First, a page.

You can do some reading of your own. Dr. Seuss’s book “The Lorax” (recently made into a movie) is a great starting point for discussing ways to help the environment with your child and help them learn in a way that they may not even think they are ‘learning’ something! Check out your shelves in the days leading up to Earth Hour and you may just find a book or two that you can read during Earth Hour by candlelight!

5. “Oh Earth Ow-Er! Our home is dy-ing!” A modification of our national anthem!
Promote musical awareness and have a song writing contest. Discuss with your child(ren) how music has healing properties such as calming rhythms or strong social justice messages. Take some time to write a song about why you like the Earth, what your favourite outdoor activity is to do, what your favourite memory was as a little kid in the winter, or anything else earth-related. Be sure to practise using as much description as possible to get your message across! This will also provide a perfect opportunity to talk to your child about poetry, and the fact that songs are in fact poems. Shocking I know!

 

Ideas to reduce your energy use and carbon footprint all through the year:

- turn the water off when brushing your teeth
- get a shower head/nozzle where you can turn off the water during your shower when you aren’t using it (such as when you’re shampooing up your hair!)
- turn off your lights, or get timers to set the lights when you want them on
- walk or bike to school or work
- walk to the local grocery or convenience store when you need to pick up just a few items
- go for a walk or take the dog to a dog park
- wash clothes in cold water and hang them out to dry instead of using a dryer

For more ideas, refer to the Living Planet Community at http://www.community.wwf.ca (where much of this information came from). You can also pledge to participate in Earth Hour for more activities, bonus rewards, and ideas!

Do your part to help the Earth live a healthy life and turn out your lights this Saturday!

Ms Whitworth

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When is a leaf, Art? When it’s Goldsworthy-inspired!

 

Well, we all know that a leaf in and of itself is not art.

A leaf can be transformed when we’re talking about environmental outdoor art.  No, not the 3Rs kind.  The Andy Goldsworthy kind.  Now we’re talking.  He’s famous for an art medium that’s just about as close as you get to being in touch with nature as possible.  It’s three dimensional, interactive, usually temporary and involves how you interact with what is around you:  flora, fauna, climate, –  in a mish mash of beauty.  You’ll want to check out his work here for inspiration!  His philosophy and works are listed and are worth more than a quick glance.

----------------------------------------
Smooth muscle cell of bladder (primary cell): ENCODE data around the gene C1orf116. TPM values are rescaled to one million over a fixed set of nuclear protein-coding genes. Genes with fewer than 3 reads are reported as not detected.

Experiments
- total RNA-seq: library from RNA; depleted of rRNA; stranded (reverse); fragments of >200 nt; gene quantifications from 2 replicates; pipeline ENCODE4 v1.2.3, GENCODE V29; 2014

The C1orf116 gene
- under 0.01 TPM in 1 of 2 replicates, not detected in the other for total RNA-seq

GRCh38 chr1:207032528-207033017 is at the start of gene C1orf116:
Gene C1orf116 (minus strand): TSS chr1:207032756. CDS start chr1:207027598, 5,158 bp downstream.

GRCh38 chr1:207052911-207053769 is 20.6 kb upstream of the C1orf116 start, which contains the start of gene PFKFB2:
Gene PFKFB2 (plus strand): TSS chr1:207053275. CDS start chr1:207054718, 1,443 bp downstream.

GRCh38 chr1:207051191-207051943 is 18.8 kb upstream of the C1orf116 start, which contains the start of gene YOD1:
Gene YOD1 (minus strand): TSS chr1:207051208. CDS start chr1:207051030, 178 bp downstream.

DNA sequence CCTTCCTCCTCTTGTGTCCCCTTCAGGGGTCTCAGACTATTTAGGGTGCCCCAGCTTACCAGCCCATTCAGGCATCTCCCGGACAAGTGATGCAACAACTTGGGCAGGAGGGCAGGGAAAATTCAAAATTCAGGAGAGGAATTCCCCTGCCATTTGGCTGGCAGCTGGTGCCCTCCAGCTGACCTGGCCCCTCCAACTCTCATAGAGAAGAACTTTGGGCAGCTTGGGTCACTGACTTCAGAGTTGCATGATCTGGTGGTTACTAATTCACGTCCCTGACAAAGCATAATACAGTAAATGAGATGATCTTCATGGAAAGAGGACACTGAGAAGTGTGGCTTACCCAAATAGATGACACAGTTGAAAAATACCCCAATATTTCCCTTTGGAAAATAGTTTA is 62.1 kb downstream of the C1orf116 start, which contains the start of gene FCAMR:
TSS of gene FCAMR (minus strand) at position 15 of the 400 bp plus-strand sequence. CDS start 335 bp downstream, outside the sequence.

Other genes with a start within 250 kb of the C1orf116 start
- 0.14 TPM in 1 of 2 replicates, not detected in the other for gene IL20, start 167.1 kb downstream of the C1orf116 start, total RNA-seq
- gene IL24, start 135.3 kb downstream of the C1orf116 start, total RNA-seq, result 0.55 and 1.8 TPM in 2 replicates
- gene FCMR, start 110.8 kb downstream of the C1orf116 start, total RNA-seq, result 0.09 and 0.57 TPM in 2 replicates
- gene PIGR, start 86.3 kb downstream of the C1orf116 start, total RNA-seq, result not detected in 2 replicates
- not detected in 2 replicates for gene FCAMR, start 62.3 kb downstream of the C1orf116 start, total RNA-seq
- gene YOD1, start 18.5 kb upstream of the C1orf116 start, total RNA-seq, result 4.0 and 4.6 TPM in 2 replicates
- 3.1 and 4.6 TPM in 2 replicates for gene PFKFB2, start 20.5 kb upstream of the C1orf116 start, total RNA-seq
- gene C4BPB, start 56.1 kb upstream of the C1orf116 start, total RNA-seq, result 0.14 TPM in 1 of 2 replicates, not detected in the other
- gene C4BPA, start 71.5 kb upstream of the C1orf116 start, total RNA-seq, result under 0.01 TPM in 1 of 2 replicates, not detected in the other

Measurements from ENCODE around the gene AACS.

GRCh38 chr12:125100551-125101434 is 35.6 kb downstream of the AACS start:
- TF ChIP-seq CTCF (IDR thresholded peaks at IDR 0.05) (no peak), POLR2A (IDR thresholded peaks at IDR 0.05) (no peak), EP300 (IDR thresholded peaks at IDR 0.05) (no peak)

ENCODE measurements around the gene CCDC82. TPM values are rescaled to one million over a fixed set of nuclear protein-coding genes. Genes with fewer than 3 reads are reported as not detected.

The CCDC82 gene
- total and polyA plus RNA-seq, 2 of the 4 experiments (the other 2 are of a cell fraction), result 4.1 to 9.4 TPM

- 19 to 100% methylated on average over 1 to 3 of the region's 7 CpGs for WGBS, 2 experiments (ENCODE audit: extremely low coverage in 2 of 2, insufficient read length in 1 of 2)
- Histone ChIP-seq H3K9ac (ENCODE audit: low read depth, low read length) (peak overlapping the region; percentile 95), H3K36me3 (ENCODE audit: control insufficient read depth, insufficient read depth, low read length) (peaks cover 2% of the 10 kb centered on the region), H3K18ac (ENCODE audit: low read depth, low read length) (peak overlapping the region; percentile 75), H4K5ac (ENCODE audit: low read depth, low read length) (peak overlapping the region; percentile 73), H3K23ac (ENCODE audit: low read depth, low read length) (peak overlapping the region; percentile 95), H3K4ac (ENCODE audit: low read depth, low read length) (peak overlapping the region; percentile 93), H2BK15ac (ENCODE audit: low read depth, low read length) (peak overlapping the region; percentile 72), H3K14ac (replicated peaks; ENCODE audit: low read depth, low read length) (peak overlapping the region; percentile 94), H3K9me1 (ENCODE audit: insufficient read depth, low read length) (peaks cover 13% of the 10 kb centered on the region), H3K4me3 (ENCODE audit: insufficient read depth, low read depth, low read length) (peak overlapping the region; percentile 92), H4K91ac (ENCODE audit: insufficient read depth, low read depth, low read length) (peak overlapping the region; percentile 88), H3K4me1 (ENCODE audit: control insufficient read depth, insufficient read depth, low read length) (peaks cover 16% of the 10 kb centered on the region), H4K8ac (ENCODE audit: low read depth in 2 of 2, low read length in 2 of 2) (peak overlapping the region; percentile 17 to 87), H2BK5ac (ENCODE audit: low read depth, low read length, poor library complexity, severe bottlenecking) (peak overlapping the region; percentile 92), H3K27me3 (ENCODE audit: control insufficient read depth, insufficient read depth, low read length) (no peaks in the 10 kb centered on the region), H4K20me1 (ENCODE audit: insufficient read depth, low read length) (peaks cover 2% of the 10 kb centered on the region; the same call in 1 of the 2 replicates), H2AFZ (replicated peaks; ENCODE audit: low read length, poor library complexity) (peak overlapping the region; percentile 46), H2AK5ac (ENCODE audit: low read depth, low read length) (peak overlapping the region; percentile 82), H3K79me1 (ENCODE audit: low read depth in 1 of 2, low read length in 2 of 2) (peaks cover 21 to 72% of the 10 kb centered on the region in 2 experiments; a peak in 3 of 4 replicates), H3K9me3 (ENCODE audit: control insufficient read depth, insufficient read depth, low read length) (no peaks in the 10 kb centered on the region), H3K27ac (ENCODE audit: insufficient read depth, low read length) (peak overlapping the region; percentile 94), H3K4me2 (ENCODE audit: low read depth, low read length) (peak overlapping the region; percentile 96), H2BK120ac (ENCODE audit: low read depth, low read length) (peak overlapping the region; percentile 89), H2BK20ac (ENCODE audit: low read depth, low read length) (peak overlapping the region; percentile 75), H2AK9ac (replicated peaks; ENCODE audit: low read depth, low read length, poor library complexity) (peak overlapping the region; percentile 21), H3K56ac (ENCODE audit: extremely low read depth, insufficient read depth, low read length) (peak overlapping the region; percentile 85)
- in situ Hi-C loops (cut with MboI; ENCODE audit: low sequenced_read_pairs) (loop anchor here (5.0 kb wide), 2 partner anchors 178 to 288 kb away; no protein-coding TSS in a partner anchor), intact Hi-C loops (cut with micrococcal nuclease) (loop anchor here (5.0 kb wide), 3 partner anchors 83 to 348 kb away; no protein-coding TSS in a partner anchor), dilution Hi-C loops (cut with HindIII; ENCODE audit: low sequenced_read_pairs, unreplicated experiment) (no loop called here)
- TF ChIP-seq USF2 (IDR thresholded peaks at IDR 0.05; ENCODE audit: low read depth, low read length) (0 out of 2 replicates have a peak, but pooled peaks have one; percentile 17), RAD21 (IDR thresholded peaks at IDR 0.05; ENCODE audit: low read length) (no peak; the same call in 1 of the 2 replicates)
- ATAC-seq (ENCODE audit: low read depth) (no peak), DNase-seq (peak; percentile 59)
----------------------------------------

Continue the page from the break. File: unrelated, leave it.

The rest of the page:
Children of all ages can experiment with different textures (bark, leaves, needles, rocks, and so on).  They can go at it alone, with you, siblings or friends.  They can explore the harmony created by repeating shapes, colours or textures.  You can encourage them to use the sunlight to their advantage:  at a given time, shadows will be cast on their objects and children can try to create a specific shadow by moving around some of their pieces.

Here’s a video of a group-made piece, done right in a playground.

 

Some suggestions for doing this type of art with toddlers, teens and everyone in between:

  • Enjoy being at one with the world around you. Before starting your work, use all your senses to set a mood.  Is it windy? Humid?  How will you interpret what you sense?
  • Work with nature, not against it.  If you have a pre-conceived notion that you’ll find say, feathers on a beach and then don’t, you’re setting yourself up for disappointment.  Instead, bring an open-mind to the art space.  That way you’ll be able to “see” more opportunities in everyday found things.
  • Though a beach, rocky land or forest certainly make it more interesting, your destination needn’t be “exotic”.  A play ground or backyard will do.
  • Respect the environment.  You leave with what you came, including the chocolate bar wrapper and please, oh please, make sure your children know that they cannot disturb nature, so while it’s okay to pick up a fallen branch it’s not okay to break one off a living tree.
  • Pack a camera. Goldsworthy documents all of his work through photography. Remember your art stays where you made it.  It is temporary.  Someone may come across it and add to it.
If you have any photos of your outdoor art, send it in so I can upload it onto my blog for all to admire.

Daniela

Photo Credits:

http://www.morning-earth.org/artistnaturalists/an_goldsworthy.html

http://1.bp.blogspot.com/-6u4_6DVnEUs/TnV3x6f-HrI/AAAAAAAAANQ/G_QKPMxnZkY/s1600/DSC09573.JPG

http://www.deepspacesparkle.com/2010/06/06/andy-goldsworthy-inspired-elementary/